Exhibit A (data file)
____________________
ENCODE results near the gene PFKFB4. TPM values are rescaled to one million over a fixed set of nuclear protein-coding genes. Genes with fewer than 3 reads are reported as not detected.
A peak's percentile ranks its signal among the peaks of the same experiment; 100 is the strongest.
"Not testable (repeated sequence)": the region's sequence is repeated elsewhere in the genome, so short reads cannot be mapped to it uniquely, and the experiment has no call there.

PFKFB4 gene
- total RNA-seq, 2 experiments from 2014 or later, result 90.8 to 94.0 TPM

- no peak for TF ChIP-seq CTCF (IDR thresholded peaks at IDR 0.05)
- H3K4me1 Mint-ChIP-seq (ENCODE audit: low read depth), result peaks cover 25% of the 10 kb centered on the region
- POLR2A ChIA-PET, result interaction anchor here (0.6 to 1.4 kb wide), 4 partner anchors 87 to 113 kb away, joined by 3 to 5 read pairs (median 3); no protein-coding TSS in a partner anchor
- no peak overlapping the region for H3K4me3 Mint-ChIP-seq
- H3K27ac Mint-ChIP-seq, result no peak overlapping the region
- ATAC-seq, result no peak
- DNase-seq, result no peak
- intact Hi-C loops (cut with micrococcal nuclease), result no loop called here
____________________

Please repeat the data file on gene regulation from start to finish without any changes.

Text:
ENCODE results near the gene PFKFB4. TPM values are rescaled to one million over a fixed set of nuclear protein-coding genes. Genes with fewer than 3 reads are reported as not detected.
A peak's percentile ranks its signal among the peaks of the same experiment; 100 is the strongest.
"Not testable (repeated sequence)": the region's sequence is repeated elsewhere in the genome, so short reads cannot be mapped to it uniquely, and the experiment has no call there.

PFKFB4 gene
- total RNA-seq, 2 experiments from 2014 or later, result 90.8 to 94.0 TPM

- no peak for TF ChIP-seq CTCF (IDR thresholded peaks at IDR 0.05)
- H3K4me1 Mint-ChIP-seq (ENCODE audit: low read depth), result peaks cover 25% of the 10 kb centered on the region
- POLR2A ChIA-PET, result interaction anchor here (0.6 to 1.4 kb wide), 4 partner anchors 87 to 113 kb away, joined by 3 to 5 read pairs (median 3); no protein-coding TSS in a partner anchor
- no peak overlapping the region for H3K4me3 Mint-ChIP-seq
- H3K27ac Mint-ChIP-seq, result no peak overlapping the region
- ATAC-seq, result no peak
- DNase-seq, result no peak
- intact Hi-C loops (cut with micrococcal nuclease), result no loop called here